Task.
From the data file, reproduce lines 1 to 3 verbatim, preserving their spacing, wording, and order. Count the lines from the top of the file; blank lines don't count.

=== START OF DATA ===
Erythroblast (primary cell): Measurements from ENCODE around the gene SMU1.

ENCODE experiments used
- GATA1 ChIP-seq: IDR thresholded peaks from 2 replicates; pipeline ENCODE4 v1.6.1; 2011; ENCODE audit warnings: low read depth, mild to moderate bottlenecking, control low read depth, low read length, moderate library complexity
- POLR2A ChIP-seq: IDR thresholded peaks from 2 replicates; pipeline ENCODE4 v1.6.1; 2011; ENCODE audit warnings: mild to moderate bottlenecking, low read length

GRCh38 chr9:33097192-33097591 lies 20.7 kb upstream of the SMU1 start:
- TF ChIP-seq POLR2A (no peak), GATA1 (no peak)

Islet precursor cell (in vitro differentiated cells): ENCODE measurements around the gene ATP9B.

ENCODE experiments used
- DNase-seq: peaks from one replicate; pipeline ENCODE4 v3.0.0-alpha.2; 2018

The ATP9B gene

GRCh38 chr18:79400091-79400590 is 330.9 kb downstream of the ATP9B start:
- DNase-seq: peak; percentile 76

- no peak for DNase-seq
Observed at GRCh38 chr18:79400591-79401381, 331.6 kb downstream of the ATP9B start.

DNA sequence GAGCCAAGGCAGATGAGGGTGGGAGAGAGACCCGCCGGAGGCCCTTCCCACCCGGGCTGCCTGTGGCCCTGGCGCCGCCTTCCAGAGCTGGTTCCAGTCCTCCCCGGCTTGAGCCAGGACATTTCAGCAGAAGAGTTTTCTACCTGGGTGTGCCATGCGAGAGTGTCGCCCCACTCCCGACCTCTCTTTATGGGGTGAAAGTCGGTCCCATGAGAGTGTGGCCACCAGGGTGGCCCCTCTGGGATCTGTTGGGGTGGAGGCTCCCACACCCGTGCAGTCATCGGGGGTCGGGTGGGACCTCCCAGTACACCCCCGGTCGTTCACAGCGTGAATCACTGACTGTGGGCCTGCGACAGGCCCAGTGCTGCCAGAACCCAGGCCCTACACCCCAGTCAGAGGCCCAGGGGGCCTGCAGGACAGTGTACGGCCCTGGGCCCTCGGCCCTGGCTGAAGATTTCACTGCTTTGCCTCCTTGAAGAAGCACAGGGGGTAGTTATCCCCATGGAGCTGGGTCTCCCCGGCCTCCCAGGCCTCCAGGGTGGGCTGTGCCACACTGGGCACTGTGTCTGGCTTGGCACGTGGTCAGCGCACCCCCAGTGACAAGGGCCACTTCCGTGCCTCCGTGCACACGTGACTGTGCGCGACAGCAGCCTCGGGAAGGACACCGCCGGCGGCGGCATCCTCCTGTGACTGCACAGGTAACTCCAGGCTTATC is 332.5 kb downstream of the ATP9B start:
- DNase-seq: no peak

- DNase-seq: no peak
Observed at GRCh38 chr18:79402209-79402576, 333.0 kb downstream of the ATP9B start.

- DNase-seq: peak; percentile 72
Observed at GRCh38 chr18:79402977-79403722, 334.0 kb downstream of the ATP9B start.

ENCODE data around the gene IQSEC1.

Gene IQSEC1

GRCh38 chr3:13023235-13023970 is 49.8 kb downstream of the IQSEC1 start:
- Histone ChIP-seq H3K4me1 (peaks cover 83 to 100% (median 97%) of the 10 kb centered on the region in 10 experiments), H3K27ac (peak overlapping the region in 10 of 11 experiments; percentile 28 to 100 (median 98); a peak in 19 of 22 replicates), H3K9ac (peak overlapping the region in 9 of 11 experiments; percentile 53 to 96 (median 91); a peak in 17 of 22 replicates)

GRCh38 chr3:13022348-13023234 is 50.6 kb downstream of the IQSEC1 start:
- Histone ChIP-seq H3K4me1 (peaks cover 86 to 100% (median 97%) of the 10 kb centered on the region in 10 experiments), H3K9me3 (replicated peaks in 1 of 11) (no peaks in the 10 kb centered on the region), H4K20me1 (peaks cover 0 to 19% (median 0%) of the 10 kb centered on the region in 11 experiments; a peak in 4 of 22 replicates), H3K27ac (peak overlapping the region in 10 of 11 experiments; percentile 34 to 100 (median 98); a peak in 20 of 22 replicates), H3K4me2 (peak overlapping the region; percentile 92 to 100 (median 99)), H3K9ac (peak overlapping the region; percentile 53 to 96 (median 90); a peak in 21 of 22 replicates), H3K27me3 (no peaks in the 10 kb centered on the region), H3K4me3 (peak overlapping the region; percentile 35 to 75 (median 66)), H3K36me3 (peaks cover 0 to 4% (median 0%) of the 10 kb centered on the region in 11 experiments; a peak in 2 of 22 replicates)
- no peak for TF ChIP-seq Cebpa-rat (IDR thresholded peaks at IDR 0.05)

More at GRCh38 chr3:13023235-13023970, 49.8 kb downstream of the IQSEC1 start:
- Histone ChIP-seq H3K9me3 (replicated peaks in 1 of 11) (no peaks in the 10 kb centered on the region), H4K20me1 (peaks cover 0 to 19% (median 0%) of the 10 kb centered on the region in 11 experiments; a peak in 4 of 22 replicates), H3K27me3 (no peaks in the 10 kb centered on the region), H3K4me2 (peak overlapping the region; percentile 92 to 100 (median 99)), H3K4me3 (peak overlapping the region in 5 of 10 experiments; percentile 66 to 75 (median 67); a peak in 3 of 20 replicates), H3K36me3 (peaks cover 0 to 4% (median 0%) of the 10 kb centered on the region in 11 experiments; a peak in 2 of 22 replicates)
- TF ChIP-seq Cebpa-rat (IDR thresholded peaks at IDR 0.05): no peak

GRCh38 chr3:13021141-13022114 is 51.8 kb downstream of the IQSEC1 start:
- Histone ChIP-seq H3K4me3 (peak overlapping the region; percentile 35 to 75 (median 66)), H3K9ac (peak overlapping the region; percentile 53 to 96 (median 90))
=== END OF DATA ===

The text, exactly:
Erythroblast (primary cell): Measurements from ENCODE around the gene SMU1.

ENCODE experiments used
- GATA1 ChIP-seq: IDR thresholded peaks from 2 replicates; pipeline ENCODE4 v1.6.1; 2011; ENCODE audit warnings: low read depth, mild to moderate bottlenecking, control low read depth, low read length, moderate library complexity